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Off-Broadway Review

…Another Man's Poison

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…Another Man's Poison
George O. Brome has a potentially interesting topic in his play "…Another Man's Poison." His central character, Frankie Masters, is an African-American comedian not unlike Flip Wilson, whose hit 1970s TV variety hour was one of the first to star a black funnyman. Wilson's most popular character was Geraldine, a sassy street gal played by the comic in drag. Marshall has a similar creation called Wilhelmena, who even paraphrases Geraldine's signature line, "What you see is what you get." Frankie claims Wilhelmena can make cracks about white society that would never be accepted coming from a male. The fact that a black man must put on a dress in order to speak truth to power is an intriguing theme.

It also opens the door to deeper examinations of race, class, gender, and sexuality. Unfortunately, Brome has settled for a soap-operatic plot—the clown onstage is an egomaniacal monster offstage, his family suffers from his constant absence, his son is secretly gay, etc., etc. In addition, Frankie and the other characters—his wife, son, white manager, and two cast members on his TV show—speak to each other in editorials rather than believable dialogue. The conflicts feel manufactured, and their resolutions occur as if by magic: Frankie and his spouse, Pauline, appear to be on the verge of a divorce in one scene and are suddenly reconciled and passionate in the next.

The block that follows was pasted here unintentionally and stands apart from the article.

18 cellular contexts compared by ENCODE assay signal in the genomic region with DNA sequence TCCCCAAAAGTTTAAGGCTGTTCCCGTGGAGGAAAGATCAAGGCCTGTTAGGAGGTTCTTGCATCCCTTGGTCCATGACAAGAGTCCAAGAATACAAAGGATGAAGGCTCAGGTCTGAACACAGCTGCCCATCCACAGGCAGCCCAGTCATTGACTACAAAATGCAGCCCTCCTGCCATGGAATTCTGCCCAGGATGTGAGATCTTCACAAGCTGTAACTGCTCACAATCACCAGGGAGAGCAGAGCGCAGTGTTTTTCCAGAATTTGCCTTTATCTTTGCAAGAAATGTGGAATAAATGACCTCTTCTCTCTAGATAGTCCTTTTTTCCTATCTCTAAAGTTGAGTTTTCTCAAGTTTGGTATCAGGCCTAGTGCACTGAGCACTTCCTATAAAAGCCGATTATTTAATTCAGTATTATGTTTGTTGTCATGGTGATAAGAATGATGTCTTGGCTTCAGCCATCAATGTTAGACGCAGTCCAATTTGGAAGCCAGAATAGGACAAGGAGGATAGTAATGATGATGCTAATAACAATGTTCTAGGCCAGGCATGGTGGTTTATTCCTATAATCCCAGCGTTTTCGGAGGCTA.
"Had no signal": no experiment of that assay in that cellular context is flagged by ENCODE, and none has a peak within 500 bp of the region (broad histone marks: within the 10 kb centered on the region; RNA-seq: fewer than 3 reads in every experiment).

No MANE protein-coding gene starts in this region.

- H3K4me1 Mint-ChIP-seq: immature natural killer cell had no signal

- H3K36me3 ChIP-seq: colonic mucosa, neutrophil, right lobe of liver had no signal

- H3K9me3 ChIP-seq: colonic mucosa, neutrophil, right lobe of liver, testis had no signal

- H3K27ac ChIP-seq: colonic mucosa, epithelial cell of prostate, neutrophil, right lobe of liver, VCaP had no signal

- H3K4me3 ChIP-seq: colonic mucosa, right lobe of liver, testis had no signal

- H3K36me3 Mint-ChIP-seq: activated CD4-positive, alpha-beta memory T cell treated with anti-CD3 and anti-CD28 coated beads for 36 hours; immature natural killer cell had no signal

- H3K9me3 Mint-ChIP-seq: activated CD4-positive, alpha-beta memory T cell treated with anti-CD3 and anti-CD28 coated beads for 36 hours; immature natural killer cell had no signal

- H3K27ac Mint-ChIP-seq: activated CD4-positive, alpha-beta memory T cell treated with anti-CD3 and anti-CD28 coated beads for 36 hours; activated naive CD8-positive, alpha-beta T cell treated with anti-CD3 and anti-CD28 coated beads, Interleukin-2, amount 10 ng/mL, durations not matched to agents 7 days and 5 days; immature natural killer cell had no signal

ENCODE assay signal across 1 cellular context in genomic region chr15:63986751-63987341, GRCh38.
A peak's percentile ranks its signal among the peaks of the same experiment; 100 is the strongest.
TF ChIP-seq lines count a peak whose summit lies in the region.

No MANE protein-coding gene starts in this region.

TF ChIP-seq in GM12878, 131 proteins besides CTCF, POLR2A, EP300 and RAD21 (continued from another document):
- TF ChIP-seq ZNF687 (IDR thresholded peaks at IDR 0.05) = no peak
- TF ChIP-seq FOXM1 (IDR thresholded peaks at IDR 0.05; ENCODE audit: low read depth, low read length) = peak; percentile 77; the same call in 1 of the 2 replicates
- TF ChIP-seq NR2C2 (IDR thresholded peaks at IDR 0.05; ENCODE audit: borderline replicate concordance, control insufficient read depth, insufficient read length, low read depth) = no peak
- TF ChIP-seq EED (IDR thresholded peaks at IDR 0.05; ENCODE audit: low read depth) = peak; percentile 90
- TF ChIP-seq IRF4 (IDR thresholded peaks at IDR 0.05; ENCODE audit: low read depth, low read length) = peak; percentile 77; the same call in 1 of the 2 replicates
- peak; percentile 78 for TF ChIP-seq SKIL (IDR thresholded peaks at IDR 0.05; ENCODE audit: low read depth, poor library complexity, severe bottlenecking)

After three long acts, there is finally a spark of credible drama when tragedy hits the family just as Frankie is achieving his greatest success. Penelope Lowder as Pauline gives free rein to her sorrow and subsequent depression without going over the top. Then Leland Gantt as Frankie subtly delivers a fascinating monologue as he dons his Wilhelmena drag and makeup, explaining that this satiric soul sister is more than just a punch line. It's an intriguing ending to an otherwise unsatisfying evening.

Director Passion Hansome blunts the ending's impact by inserting the curtain calls for everyone except Gantt before his climactic speech. It's an odd choice, and the only logical reason for it would be to give Gantt time to change costume from the previous scene. Hansome does an otherwise creditable job with staging the moments depicting the comedian's dysfunctional home life and his wacky TV sketches. But the transitions are slow and clumsily handled, like too much of Brome's script.

Presented by Orielle Creative Productions and Broliver Productions
at the Peter Jay Sharp Theater, 416 W. 42nd St., NYC.
Aug. 1223. Wed.–Sun., 7 p.m.; Wed., Sat., and Sun., 2 p.m.(212) 279-4200 or www.ticketcentral.com.

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